Most locals know that Barcelona was founded as Barcino under the Roman Emperor Augustus around 14 AD but very few people know what each of the words in its full Latin title of Colonia Iulia Augusta Faventia Paterna Barcino means.
In this short article, I'm going to analyse Barcelona's original Latin name and this along with other articles in my Roman Barcelona series will give you some insights into the origins of the Catalan capital.
Incidentally, the information below is taken from Enric Calpena's excellent history of the city Barcelona: una biografía.
Colonia: The original Barcelona was a Roman colony made up of people who had arrived from Italy or retired soldiers and their families, who installed themselves in an assigned area and received tax benefits in order to make their occupation easier. Barcino was the only the second colony founded by the Romans in the region after Tarraco, which is modern Tarragona. In the Roman world, being a colony rather than a municipality had many advantages because it was a settlement in a territory that had previously been unoccupied. A colony paid fewer taxes than a municipality and was linked, at least initially, to the army, which in Roman times meant it was directly controlled by the State.On the other hand, this also meant that a colony had less democratic freedom than a municipality, where the inhabitants had more responsibility over how the settlement was run.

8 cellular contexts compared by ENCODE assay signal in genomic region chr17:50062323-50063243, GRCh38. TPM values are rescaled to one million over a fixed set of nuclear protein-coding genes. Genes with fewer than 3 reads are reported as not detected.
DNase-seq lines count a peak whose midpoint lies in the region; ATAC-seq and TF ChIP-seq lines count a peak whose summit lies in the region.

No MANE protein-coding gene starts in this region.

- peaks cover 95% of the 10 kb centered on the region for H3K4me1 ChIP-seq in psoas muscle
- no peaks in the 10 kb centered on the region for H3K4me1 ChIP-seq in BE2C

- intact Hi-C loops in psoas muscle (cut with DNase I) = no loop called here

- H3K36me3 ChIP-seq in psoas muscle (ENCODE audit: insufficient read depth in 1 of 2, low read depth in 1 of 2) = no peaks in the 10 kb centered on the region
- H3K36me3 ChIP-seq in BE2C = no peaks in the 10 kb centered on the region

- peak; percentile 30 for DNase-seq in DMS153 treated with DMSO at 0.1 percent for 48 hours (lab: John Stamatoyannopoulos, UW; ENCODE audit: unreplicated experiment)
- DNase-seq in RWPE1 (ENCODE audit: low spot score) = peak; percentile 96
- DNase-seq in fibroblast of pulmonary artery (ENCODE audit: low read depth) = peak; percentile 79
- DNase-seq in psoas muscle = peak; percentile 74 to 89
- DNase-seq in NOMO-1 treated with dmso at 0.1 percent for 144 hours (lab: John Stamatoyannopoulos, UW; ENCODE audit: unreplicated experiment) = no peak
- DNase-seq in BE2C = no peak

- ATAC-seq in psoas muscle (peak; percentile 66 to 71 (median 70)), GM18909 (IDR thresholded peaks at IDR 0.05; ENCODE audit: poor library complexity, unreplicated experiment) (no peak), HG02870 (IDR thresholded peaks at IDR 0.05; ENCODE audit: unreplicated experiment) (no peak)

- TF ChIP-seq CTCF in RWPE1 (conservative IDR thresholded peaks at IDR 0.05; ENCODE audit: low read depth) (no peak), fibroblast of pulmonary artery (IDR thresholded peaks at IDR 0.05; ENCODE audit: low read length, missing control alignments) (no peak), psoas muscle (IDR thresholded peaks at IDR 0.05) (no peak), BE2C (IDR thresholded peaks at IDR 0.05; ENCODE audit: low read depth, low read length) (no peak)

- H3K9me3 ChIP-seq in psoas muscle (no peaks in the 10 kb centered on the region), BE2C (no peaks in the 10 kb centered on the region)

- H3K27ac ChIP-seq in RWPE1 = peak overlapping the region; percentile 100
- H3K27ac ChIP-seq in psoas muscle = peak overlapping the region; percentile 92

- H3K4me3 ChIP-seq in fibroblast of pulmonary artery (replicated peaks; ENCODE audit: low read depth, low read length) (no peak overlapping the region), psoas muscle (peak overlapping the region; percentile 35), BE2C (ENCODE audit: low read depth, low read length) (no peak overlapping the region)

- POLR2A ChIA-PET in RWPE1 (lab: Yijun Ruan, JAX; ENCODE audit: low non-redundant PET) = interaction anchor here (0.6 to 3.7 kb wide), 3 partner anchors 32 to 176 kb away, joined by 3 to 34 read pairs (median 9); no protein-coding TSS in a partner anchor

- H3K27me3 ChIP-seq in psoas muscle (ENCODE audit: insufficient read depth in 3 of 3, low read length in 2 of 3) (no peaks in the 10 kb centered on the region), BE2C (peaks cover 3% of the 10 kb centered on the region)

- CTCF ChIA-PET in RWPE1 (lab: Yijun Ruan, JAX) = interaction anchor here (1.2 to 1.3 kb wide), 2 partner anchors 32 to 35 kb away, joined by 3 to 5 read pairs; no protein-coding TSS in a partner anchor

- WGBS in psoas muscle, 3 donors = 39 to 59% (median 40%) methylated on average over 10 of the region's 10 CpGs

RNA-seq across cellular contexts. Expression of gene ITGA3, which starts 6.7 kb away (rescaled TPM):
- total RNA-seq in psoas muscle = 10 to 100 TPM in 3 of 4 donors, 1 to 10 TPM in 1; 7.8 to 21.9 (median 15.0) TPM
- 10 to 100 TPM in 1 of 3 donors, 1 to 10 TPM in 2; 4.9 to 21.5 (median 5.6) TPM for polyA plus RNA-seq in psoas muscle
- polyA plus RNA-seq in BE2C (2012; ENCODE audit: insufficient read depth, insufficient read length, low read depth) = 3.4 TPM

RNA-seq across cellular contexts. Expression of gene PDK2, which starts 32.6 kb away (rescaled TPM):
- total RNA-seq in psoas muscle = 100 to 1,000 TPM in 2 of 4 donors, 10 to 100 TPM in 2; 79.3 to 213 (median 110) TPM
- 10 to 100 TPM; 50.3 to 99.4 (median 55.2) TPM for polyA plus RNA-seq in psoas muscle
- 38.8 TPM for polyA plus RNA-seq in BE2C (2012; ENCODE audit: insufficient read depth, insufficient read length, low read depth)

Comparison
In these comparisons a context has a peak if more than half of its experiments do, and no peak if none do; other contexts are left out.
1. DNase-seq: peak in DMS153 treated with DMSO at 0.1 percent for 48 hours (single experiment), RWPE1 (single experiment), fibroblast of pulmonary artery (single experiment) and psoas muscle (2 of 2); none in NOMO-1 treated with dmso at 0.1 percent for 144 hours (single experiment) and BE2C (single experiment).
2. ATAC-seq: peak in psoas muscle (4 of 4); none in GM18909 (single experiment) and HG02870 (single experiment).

Iulia and Augusta: These two words indicate that Barcino had been founded under the auspices of the emperor of the time, whose family name was Julia and who had been named Augustus by the Senate.
Faventia: The meaning of this word is the most difficult to work out and there are a number of interpretations. Some historians have suggested that it might refer to an Iberian settlement that had been located in the same spot until the Romans arrived while others think that it may be a reference to the Roman town ofFaenza, where the original settlers or the main families may have come from originally.
Paterna: This means "of the father" in Latin and was used when a colony had been founded directly by Augustus or by his leading general, Agripa.
Barcino: It is likely that Barcino is the Latin transcription of Barkeno, which was the name of an earlier Iberian settlement and suggests that the Romans wanted to highlight the continuity of the colony rather than completely break with the past.